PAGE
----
INQUIRY COMMISSION, Movant v. Cassandra L. SCHMIDT KBA Member No. 86744, Respondent.
OPINION AND ORDER
The Kentucky Bar Association (“KBA”) Inquiry Commission petitions this Court to enter an order temporarily suspending Cassandra L. Schmidt. (“Respondent”) from the practice of law pursuant to Supreme Court Rule (“SCR”) 3.165(1)(b) and (d) until such time as the merits of a disciplinary proceeding can be determined. Respondent's KBA member number is 86744 and her last known bar roster address is 168 Abbott Street, Shepherdsville, Kentucky 40165.
Petition and Response
On March 6, 2014, the Inquiry Commission filed a petition to temporarily suspend Respondent from the practice of law. The Commission had received several letters and an affidavit from Susan M. Streible, an Assistant Bullitt County Attorney. Ms. Streible's affidavit stated that, in 2013, Respondent was arrested for alcohol-related offenses on four separate occasions. Ms. Streible further claimed that Respondent failed to appear on behalf of her clients at several court hearings in September of 2013.
On April 2, 2014, Respondent provided this Court with a response to the petition. Respondent admits to suffering from alcohol addiction. Respondent explained that the two misdemeanor convictions and two misdemeanor charges presently pending against her were incurred as a result of her abuse of alcohol. However, Respondent disputes Ms. Streible's allegations that she failed to appear on behalf of her clients. Respondent also claims that she has been in an intense treatment program since December of 2013.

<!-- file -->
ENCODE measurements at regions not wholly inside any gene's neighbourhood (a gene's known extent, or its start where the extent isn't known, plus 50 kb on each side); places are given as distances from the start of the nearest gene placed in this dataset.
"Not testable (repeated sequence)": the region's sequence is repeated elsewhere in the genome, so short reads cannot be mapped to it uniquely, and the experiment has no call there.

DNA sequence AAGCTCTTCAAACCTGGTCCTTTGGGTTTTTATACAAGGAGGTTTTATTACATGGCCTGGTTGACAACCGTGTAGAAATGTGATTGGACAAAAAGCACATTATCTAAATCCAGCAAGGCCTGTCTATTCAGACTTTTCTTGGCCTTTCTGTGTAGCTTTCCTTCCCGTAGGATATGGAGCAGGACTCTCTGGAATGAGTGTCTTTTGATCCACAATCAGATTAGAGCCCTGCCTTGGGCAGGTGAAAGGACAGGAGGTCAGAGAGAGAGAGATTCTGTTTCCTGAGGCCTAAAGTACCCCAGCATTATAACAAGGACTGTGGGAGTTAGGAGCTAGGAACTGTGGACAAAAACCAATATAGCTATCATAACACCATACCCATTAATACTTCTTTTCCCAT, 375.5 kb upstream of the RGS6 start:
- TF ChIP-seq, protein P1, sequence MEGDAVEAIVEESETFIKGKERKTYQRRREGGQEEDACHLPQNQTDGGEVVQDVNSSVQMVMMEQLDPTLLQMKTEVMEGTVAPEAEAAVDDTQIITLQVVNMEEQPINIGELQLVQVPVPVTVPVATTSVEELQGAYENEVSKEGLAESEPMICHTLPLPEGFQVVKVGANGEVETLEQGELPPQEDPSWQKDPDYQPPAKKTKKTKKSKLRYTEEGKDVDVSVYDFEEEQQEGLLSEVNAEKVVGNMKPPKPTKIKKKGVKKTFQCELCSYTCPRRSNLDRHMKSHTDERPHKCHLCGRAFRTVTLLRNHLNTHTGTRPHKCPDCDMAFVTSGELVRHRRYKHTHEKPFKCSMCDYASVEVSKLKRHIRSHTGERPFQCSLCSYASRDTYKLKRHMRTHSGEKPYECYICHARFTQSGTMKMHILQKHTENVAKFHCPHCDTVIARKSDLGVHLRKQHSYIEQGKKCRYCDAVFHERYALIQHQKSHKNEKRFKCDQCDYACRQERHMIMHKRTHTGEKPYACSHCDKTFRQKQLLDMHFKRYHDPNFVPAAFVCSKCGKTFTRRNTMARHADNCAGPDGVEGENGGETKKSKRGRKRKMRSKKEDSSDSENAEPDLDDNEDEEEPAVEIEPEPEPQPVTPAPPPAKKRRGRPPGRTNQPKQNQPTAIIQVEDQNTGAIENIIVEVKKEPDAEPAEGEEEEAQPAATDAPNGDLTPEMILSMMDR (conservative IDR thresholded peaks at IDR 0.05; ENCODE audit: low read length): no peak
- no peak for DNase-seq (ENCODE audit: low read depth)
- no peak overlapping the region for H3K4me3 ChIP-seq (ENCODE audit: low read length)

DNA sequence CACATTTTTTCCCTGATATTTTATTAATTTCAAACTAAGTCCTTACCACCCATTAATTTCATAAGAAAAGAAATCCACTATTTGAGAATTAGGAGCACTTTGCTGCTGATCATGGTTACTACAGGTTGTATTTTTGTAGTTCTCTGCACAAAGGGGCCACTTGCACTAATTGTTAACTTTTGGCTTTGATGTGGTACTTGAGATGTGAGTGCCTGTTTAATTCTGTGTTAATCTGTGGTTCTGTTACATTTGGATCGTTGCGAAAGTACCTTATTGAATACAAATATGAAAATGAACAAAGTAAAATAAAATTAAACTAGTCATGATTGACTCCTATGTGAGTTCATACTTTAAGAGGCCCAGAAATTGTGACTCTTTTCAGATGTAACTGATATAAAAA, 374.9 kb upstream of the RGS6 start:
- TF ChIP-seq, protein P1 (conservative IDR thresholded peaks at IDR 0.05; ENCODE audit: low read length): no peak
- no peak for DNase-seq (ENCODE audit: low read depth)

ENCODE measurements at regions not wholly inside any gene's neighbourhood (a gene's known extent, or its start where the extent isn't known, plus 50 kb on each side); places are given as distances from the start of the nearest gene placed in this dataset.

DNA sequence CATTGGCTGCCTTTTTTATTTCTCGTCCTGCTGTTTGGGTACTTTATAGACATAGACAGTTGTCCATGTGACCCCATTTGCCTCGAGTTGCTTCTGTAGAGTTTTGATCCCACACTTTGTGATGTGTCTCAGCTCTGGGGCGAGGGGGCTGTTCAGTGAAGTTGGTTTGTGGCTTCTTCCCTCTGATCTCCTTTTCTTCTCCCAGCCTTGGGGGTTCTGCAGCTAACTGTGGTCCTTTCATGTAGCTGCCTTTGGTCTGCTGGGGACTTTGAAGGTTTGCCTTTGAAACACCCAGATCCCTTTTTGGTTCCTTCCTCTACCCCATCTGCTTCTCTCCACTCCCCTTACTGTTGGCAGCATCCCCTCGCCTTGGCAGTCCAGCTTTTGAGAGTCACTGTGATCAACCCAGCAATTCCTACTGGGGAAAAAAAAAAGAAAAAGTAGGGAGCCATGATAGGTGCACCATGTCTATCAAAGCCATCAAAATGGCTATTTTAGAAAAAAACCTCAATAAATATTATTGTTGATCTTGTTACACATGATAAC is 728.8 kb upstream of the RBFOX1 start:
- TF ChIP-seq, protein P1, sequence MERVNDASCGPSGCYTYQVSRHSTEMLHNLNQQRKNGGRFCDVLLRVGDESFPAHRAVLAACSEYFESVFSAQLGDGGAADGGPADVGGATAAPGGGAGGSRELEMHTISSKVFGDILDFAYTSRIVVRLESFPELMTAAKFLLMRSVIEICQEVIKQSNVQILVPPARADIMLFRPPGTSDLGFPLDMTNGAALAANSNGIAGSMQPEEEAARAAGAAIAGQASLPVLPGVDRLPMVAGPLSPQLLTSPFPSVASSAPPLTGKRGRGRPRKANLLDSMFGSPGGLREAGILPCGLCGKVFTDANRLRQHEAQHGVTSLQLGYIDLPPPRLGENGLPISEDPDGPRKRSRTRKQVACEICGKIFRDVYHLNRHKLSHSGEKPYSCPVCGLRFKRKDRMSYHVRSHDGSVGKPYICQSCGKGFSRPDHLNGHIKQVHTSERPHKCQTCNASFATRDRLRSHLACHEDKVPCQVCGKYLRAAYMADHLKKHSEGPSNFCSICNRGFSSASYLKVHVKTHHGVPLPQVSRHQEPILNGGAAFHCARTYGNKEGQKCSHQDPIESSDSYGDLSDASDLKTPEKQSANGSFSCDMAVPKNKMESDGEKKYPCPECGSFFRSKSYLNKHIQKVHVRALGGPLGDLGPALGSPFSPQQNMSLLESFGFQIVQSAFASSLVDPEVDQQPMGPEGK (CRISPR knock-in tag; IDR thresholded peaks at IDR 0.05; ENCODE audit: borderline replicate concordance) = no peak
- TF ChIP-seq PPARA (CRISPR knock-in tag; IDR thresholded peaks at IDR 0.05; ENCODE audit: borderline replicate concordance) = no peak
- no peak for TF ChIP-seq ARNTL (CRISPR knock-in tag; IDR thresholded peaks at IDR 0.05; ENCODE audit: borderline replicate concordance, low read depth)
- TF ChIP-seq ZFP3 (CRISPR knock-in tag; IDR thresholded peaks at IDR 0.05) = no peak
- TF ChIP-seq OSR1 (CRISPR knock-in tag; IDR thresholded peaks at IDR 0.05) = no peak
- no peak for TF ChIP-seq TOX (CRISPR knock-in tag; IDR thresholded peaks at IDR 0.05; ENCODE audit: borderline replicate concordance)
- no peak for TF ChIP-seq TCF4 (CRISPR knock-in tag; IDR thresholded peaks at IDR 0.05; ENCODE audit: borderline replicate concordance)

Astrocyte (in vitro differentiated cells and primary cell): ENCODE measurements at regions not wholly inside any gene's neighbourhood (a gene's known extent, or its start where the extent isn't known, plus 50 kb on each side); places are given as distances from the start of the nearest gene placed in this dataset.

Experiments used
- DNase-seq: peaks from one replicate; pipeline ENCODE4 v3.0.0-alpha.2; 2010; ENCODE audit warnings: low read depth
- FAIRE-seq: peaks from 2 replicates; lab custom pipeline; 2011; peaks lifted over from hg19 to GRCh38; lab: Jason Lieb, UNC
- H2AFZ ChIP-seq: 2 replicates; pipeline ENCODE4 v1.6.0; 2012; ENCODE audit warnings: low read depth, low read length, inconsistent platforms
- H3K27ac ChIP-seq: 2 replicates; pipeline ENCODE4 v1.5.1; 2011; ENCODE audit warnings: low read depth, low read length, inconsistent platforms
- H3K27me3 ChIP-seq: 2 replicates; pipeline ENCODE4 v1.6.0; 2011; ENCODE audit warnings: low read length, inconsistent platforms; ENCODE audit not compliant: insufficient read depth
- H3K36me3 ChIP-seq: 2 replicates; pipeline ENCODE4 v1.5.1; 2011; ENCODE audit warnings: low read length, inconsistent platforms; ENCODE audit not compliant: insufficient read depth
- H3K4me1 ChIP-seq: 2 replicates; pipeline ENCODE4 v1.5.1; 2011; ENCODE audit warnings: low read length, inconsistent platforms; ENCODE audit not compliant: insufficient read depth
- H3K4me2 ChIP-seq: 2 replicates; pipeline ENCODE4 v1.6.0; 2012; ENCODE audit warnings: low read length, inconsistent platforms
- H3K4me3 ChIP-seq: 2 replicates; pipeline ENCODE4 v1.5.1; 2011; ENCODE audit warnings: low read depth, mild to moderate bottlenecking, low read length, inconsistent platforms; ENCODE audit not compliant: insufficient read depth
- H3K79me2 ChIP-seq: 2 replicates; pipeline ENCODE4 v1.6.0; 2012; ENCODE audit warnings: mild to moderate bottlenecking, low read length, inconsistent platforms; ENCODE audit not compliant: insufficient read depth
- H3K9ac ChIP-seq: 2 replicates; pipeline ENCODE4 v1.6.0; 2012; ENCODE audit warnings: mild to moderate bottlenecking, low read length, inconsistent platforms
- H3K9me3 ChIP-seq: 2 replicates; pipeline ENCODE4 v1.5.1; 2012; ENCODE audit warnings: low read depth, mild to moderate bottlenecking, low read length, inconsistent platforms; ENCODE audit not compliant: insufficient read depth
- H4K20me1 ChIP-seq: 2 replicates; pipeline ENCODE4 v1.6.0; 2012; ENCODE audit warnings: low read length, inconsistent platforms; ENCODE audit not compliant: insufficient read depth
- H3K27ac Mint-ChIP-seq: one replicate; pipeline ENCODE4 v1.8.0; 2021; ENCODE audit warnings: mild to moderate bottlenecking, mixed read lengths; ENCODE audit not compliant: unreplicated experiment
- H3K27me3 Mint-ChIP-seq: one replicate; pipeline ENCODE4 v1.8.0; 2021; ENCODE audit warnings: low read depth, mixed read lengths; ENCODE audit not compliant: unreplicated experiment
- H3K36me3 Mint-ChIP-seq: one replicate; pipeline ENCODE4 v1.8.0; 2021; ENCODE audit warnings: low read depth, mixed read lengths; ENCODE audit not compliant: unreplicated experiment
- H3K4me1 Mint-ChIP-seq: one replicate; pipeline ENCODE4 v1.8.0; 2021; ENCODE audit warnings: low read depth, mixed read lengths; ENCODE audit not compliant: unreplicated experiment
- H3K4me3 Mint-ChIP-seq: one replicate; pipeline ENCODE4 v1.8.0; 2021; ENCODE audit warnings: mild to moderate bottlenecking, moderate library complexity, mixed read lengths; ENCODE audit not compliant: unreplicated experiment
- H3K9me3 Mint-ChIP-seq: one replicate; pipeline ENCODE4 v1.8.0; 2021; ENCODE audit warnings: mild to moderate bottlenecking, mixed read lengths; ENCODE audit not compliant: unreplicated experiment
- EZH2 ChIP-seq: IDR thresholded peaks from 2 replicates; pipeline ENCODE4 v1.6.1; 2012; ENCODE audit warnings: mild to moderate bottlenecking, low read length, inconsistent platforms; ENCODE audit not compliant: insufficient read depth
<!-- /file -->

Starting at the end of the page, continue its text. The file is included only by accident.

Criminal Convictions and Charges
The petition states that, in 2013, Respondent was arrested on four occasions. Respondent's first arrest occurred in May of 2013. On that night, Respondent was intoxicated and became physically violent with her boyfriend during an argument. Respondent was charged with Assault in the Fourth Degree—Domestic Violence Minor Injury, Commonwealth v. Schmidt, Bullitt District Court, Case No. 13–M–661. After posting bond, Respondent was released on the conditions that she refrain from drinking alcohol, submit to random drug and alcohol testing, commit no further violations of the law, and have no contact with the victim. Shortly thereafter, the victim notified the Commonwealth that Respondent not only attempted to contact him on his cell phone, but that she had also been drinking alcohol. Consequently, Respondent was taken back into custody and her bond was increased. Respondent once again posted bond and was released with the prior conditions still applying.
In July of 2013, Pretrial Services contacted Respondent and requested that she immediately report to their office and submit to a drug and alcohol test; however, Respondent ignored this request. By the time Respondent's failure to submit to a drug and alcohol test came to the trial court's attention, she had already entered a residential treatment program at Ladies of Promise in Louisville. Accordingly, the trial court ordered Respondent to remain in treatment pending the disposition of her case.
Respondent's second arrest occurred on August 8, 2013. Law enforcement officers found Respondent sitting next to her running vehicle which she had driven into a ditch. Respondent was charged with Operating a Motor Vehicle under the Influence of Alcohol/Drugs, Second Offense,1 Commonwealth v. Schmidt, Bullitt District Court, Case No. 13–T–2767. Respondent was released from custody on the condition that she enter the in-patient treatment program at the Healing Place for Women in Louisville.